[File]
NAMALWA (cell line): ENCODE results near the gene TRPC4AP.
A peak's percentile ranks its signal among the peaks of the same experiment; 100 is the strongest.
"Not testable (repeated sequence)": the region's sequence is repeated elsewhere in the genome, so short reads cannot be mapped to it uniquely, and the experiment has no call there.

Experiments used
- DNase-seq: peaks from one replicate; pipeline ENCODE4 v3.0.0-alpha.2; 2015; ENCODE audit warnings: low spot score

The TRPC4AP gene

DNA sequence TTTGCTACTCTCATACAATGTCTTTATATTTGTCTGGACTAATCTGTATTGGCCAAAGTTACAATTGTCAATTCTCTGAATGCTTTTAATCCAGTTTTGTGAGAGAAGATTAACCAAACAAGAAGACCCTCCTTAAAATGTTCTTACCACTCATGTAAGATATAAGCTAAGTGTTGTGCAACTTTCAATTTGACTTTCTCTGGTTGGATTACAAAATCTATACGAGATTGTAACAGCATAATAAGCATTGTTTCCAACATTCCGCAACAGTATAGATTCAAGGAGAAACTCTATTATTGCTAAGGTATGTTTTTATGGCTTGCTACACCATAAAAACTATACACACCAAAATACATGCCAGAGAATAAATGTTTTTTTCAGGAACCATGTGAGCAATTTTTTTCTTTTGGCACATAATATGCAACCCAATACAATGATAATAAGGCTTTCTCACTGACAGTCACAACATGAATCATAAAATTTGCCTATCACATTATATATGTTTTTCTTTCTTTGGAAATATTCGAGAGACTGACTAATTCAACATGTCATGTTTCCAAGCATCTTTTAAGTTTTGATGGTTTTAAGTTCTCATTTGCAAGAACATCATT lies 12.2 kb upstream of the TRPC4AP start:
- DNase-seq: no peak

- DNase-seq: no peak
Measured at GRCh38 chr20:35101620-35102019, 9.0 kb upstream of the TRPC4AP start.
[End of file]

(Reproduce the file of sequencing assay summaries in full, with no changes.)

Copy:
NAMALWA (cell line): ENCODE results near the gene TRPC4AP.
A peak's percentile ranks its signal among the peaks of the same experiment; 100 is the strongest.
"Not testable (repeated sequence)": the region's sequence is repeated elsewhere in the genome, so short reads cannot be mapped to it uniquely, and the experiment has no call there.

Experiments used
- DNase-seq: peaks from one replicate; pipeline ENCODE4 v3.0.0-alpha.2; 2015; ENCODE audit warnings: low spot score

The TRPC4AP gene

DNA sequence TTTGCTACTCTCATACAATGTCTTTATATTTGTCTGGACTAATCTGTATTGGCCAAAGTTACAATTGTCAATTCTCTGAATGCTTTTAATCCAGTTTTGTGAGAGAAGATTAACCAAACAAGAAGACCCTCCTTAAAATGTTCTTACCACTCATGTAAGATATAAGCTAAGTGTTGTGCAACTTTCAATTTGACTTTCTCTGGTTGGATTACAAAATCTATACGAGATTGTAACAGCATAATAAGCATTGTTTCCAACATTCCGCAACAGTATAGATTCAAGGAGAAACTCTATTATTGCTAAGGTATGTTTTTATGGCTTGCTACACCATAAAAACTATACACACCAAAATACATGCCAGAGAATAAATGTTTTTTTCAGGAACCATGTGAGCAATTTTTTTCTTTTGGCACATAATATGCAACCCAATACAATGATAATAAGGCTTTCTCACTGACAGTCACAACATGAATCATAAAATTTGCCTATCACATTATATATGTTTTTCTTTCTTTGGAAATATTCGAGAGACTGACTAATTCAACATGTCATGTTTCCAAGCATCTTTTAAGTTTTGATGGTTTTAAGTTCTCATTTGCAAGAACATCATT lies 12.2 kb upstream of the TRPC4AP start:
- DNase-seq: no peak

- DNase-seq: no peak
Measured at GRCh38 chr20:35101620-35102019, 9.0 kb upstream of the TRPC4AP start.